We Americans hate when people benefit by breaking the rules. That distaste even applies when someone breaks the rules to catch someone else breaking the rules. Such activity can get important pieces of evidence thrown out in a court of law. And that is why the end of yesterday's Cincinnati Bengals-Tampa Bay Buccaneers game should leave a bad taste in everyone's mouth.
In case you didn't see it, Tampa trailed by one in the waning seconds of the game when they completed a pass to get into field goal range. As the Bucs were lining up to spike the ball and to stop the clock so they could run their kicking unit onto the field, Bengals Head Coach Marvin Lewis threw the red challenge flag--stopping play. Lewis wanted the refs to go to replay, as he thought Tampa had 12-men on the field during the previous play.
The only problem is that the replay rule specifically states that a coach cannot throw the red challenge flag during the last two minutes of the game--as all reviews must come from the Replay Official in the booth during that time. But by illegally throwing the flag--and requiring the referee to explain that Cincinnati was not allowed to challenge the previous play--Lewis caused a delay in the action that allowed the Replay Official to buzz the on-field officials to request a review. And as it turned out, the Buccaneers did in fact have 12-players on the field for the key completion. So the big play gets wiped out by the ill-gotten replay challenge and, of course, Tampa never gets back into field goal range--so Cincy wins because their head coach blatantly broke the rules.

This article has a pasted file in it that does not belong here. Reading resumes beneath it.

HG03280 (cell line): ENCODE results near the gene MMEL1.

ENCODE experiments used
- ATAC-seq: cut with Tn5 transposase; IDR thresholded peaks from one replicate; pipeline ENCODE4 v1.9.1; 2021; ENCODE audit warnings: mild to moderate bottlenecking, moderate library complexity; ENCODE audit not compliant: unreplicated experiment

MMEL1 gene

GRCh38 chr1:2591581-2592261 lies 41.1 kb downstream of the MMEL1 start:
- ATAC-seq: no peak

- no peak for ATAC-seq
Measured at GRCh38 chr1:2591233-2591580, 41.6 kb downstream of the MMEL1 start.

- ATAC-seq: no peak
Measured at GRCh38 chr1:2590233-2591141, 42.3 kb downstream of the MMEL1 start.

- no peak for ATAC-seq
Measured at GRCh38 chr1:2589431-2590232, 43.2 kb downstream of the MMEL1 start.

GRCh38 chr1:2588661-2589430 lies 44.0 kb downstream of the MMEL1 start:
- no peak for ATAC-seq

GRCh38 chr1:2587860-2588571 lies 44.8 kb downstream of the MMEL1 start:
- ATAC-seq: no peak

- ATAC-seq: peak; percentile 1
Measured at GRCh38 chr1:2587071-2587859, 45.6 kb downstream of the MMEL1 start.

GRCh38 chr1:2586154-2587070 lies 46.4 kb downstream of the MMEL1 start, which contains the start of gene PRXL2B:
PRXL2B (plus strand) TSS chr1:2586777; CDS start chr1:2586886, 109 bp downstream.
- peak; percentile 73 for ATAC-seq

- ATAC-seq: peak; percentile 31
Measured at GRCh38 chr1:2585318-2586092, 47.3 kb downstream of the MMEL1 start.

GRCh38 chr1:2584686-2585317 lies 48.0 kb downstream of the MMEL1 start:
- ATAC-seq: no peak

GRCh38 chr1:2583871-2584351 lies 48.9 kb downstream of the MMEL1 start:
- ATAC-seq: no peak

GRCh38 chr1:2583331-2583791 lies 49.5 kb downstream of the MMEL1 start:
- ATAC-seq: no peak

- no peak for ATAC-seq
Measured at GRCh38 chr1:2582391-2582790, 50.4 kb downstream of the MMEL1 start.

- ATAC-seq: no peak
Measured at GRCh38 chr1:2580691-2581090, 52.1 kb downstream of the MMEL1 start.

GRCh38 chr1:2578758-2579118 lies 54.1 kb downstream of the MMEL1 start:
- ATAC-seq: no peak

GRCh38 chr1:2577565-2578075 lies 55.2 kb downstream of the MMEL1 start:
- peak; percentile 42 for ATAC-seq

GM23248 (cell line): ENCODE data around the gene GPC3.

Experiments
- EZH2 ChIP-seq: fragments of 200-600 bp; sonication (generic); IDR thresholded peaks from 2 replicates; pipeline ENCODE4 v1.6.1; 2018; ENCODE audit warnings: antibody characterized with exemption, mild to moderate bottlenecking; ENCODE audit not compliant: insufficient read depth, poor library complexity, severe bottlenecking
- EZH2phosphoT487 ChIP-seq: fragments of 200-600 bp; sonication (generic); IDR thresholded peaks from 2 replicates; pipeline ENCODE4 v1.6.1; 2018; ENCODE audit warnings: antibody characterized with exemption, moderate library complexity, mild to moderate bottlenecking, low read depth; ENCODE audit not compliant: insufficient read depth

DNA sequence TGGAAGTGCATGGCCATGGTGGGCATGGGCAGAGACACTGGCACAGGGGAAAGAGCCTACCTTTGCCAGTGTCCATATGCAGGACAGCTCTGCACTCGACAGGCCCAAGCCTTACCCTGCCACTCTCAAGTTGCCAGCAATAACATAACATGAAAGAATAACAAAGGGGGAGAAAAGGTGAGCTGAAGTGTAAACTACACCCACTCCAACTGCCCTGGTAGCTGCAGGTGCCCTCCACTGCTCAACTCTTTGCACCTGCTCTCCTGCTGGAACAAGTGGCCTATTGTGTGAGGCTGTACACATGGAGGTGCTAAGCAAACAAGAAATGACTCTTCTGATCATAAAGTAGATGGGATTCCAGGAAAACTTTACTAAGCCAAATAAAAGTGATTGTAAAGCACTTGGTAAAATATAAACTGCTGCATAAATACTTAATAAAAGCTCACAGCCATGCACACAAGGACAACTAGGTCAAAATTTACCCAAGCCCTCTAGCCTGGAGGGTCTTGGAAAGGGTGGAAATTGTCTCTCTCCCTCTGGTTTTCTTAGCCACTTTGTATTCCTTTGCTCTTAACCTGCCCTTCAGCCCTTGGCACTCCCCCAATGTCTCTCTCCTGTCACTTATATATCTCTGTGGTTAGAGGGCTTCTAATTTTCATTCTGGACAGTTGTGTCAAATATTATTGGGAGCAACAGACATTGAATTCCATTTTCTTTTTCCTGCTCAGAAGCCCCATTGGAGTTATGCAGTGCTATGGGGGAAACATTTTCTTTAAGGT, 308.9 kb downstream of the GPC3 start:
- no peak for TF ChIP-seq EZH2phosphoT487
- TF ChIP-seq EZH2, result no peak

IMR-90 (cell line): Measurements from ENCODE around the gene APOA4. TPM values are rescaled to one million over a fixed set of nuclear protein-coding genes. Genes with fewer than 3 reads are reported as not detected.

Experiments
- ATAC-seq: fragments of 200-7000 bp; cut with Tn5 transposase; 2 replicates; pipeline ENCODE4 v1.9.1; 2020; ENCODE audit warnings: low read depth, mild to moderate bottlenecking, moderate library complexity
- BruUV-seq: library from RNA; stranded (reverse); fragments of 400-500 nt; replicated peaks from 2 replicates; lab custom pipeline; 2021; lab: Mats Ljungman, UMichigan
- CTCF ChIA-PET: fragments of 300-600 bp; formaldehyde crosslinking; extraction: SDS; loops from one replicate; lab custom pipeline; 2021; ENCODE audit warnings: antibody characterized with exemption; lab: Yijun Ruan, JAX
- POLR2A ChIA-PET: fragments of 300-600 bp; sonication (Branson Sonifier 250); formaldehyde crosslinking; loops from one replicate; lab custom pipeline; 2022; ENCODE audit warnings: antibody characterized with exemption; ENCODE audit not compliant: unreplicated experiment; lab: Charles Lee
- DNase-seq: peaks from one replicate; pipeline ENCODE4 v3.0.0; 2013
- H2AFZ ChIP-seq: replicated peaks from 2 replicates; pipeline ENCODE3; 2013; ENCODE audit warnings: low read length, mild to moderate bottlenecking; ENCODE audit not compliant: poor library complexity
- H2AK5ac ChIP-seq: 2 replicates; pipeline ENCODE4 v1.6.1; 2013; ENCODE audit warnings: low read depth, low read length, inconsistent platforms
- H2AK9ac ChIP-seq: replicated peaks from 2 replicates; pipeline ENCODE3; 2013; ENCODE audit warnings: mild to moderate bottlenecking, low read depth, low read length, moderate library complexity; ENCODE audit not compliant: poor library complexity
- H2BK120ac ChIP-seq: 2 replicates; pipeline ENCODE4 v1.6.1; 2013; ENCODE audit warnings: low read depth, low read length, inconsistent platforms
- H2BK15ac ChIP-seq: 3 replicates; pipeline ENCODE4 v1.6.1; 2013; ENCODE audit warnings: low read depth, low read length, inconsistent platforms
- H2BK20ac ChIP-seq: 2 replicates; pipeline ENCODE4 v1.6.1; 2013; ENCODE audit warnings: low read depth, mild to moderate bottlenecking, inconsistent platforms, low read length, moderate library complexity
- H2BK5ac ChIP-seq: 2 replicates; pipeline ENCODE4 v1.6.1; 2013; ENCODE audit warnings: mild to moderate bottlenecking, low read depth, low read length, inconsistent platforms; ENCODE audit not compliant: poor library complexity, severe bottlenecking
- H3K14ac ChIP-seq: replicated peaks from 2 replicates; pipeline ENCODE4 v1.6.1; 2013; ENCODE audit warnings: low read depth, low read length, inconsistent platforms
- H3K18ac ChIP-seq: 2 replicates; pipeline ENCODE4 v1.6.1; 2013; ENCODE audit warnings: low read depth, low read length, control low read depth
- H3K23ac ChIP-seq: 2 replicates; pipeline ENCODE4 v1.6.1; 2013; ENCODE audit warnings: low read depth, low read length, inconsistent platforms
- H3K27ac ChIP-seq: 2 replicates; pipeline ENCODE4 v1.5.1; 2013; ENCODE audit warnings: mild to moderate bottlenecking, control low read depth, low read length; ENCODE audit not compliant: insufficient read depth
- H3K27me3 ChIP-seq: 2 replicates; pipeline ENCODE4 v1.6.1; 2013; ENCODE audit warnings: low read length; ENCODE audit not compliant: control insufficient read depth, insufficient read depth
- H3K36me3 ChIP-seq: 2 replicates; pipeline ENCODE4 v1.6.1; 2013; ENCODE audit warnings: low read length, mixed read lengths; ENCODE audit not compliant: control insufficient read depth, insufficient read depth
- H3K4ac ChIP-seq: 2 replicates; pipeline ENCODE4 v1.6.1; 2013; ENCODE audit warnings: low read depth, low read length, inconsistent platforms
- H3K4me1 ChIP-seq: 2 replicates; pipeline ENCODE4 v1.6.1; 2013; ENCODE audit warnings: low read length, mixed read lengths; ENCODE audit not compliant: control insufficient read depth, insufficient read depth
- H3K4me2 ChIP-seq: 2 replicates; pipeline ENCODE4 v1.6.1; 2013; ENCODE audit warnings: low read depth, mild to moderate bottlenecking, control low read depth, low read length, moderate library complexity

Until last year, the "illegal throwing of the challenge flag" penalty was loss of review of the play. But because former Lions Head Coach Jim Schwartz was an idiot and threw the flag even though officials were stopping the game to review the play, it was changed this off-season to either penalize a team a time out--or 15-yards for unsportsmanlike conduct if they did not have a timeout. And who sits on the Competition Committee--which came up with that new penalty? None other than Cincinnati Bengals Head Coach Marvin Lewis--who benefited directly from that change in a game that keeps his team's playoff hopes alive!! What a coincidence! In fact, the CBS broadcast crew lauded Lewis for his "quick thinking" and knowledge that breaking the challenge flag rule would not hurt his team--given the game-situation.
Now, because he had a timeout, Lewis--or any Bengals player on the field--could have gone the "legal" route to stop the game. And if he had, today's My Two Cents would be about public libraries going way beyond what they were designed to be only to justify their continued existence. But instead, he chose to intentionally break the rules for his own benefit--even through Tampa broke the rules first. And as we all know, two wrongs don't make it right.